Politics is all about cycles. Campaign cycles, fundraising cycles, congressional cycles. Things are constantly turning, changing, and moving. As soon as one campaign season is over, people start speculating about the next one. It's a common pastime of many talking heads to lengthen the campaign season by talking about possible candidates, exploratory committees, and fundraising strategies well in advance of the elections themselves.
It seems as though election seasons get longer and longer every time around. Like winter here in the Northeast, each campaign season seems to be longer than the last, not to mention colder, darker, and more dismal. And just like the political pundits and parties that are taking a longer view of political trends, it seems the American People are starting to as well.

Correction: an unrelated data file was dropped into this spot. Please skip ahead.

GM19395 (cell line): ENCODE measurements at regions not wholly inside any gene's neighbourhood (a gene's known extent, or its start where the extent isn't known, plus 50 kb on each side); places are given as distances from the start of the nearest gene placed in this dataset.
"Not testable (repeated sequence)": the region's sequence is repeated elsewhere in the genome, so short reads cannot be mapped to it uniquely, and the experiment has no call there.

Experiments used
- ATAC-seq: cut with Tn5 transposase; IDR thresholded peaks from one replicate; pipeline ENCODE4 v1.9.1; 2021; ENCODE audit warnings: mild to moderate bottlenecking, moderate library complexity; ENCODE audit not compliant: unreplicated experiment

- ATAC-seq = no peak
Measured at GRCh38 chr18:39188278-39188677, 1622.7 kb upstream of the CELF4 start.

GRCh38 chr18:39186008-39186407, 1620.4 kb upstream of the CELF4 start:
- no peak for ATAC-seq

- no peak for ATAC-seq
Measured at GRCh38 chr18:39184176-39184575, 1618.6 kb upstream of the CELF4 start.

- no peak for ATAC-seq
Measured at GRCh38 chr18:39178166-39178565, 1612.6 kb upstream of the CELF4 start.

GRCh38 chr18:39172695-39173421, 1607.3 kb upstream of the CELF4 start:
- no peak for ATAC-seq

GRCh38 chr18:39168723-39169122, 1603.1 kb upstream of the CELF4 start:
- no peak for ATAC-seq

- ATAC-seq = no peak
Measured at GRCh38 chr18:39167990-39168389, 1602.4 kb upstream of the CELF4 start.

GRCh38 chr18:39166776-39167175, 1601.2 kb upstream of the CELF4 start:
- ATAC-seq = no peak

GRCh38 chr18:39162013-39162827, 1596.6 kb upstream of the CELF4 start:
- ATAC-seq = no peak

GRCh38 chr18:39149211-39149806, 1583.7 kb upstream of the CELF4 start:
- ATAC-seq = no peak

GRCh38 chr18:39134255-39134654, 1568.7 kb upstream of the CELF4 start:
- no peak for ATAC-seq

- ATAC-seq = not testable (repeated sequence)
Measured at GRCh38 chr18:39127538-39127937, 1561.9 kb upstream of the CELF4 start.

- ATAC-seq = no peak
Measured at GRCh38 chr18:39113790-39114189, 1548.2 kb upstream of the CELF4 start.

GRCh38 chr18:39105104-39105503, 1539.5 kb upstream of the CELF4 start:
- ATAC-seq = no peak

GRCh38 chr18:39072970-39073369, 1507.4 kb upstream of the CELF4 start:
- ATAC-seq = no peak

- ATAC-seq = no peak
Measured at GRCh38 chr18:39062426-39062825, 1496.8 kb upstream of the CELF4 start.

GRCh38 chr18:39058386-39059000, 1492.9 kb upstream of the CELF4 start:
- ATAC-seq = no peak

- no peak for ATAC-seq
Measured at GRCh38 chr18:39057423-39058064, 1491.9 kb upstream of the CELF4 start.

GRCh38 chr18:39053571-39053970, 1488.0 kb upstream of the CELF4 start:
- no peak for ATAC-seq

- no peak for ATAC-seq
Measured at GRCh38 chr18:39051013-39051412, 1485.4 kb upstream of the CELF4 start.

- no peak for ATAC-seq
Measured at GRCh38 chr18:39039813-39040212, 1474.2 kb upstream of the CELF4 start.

This may actually be a good thing, since it will mean people looking at the impacts of their immediate decisions. But it may also have the effect of creating a more polarizing constituency for many candidates. What often seems to happen is that, as we get closer to elections, the candidates become more and more marginalized as they seek the approval of the broadest number of voters in their districts. With longer campaign cycles, that process may mean greater movement to the extremes.
And whether you feel that the Republicans are poised to take back the government this year, or whether the Democrats will dominate over a struggling GOP, you have a long wait before finding out if you're correct.